Do these worries make sense? The first concern does not. As long as the economy keeps growing, then companies will continue to grow earnings. The initial reading for the fourth quarter GDP came in up 3.3 percent. The real-time reading from the Atlanta Fed’s GDPNow is 3.4 percent. Current interest rates are not stopping growth, so the idea that they must be cut for growth to occur is simply wrong.

    The discount rate issue is also greatly exaggerated. Most investors are using the 10-year Treasury for their discount rate. We do so because investing (as opposed to trading) is a long-term endeavor. The 10-year is in a range around 4 percent; this was normal before the Fed took extraordinary measures in response to the 2008 financial crisis, which was then deemed the “new normal.” After Covid they said it was a new-new normal. Today we are in the normal-normal, and that is not restrictive for stocks.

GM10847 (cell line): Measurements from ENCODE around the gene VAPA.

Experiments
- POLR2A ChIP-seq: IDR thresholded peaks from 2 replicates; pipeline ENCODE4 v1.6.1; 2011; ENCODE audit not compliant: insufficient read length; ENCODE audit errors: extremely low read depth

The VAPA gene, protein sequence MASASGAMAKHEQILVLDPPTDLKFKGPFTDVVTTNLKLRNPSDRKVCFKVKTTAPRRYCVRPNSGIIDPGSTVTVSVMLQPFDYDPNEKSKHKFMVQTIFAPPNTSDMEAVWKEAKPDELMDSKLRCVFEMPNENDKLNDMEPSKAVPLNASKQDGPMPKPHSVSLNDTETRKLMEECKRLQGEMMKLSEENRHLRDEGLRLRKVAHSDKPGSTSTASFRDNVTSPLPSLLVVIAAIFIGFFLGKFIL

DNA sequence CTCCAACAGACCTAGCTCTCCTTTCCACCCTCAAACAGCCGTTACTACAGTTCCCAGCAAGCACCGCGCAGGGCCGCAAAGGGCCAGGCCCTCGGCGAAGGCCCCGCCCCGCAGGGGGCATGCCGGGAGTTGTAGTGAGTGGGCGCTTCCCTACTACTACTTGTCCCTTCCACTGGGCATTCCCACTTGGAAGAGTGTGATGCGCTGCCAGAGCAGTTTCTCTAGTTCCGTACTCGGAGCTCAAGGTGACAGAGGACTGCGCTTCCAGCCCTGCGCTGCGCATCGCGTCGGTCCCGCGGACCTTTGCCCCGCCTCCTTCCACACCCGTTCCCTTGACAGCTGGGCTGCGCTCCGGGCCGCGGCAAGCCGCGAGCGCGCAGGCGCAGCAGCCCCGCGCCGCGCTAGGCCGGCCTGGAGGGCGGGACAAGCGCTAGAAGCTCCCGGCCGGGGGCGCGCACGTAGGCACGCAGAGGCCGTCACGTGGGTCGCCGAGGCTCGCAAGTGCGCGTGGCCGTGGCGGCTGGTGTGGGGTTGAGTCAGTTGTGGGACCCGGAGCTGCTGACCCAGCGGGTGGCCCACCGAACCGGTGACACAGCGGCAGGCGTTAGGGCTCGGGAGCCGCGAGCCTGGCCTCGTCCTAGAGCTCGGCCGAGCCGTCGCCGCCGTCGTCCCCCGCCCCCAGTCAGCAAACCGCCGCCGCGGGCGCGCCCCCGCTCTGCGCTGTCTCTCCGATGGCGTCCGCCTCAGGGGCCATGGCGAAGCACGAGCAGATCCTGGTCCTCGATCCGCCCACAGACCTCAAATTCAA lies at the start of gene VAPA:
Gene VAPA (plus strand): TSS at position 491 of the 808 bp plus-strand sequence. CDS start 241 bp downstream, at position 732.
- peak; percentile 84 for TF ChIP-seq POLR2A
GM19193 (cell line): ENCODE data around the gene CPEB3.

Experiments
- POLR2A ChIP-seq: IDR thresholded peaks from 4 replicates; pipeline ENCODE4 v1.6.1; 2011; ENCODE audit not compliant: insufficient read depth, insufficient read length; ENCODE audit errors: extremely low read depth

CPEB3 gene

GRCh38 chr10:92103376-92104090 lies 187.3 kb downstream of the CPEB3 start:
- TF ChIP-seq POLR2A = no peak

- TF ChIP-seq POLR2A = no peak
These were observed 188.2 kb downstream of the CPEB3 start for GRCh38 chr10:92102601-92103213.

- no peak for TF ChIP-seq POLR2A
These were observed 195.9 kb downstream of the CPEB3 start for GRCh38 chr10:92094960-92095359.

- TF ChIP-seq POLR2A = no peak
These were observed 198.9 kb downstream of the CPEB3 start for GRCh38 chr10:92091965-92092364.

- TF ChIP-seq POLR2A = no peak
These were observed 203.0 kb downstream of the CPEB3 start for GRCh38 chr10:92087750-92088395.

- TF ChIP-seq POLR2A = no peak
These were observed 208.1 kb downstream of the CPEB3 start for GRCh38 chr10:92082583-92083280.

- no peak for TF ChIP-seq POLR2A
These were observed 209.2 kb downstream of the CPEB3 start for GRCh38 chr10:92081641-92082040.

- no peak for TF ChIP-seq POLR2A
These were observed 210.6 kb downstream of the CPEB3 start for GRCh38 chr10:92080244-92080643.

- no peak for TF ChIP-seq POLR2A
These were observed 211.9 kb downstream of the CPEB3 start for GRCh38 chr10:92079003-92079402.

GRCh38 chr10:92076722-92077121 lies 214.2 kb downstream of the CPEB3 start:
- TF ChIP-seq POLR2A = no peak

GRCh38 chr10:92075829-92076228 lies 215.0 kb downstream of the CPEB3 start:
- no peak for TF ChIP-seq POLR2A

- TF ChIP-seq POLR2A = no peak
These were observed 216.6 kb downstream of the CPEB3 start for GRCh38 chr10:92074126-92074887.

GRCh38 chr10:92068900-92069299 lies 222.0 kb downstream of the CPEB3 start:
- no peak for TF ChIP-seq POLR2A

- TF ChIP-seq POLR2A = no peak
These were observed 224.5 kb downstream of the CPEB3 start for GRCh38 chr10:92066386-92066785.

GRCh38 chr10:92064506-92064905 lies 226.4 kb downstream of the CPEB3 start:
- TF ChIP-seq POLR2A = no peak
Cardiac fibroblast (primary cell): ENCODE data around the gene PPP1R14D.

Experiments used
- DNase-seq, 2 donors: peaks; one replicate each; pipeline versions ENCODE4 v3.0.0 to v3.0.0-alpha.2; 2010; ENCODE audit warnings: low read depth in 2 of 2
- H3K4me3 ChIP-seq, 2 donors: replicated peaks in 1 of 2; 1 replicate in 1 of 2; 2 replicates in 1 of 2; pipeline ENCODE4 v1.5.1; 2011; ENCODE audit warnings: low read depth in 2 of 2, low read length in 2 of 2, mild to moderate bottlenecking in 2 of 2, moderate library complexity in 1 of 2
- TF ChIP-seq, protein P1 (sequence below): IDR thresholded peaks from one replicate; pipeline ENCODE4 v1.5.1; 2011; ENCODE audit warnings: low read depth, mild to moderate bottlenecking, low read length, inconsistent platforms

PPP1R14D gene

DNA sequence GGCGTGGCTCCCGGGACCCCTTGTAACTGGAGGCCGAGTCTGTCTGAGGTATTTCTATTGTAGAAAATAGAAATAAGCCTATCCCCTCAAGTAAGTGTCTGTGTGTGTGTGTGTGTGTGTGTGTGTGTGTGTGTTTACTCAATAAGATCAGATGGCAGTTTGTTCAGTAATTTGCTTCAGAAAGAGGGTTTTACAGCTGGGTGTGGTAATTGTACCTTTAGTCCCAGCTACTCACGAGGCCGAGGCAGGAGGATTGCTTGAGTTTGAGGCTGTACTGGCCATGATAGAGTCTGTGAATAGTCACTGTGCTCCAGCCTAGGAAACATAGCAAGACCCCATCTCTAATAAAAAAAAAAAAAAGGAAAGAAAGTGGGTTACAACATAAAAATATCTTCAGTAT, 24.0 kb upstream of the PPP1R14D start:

Lastly, I feel confident saying the market pundits are wrong, because the market itself keeps telling them they are wrong. I am not sure how long they can all stay wrong and still be employed, but I assume that they believe there is safety in numbers.

    We are all human beings. We get it wrong sometimes at Iron Capital too, but we climbed out on a limb in 2023 when seemingly all the pundits were calling for a recession: we were right, they were wrong. Thus far in 2024, that is another trend that continues. We are not doing anything magical over here, we are simply ignoring the headlines and paying attention to reality.

    Warm regards,

    Chuck Osborne, CFA
    Managing Director

    ~Headlines vs. Reality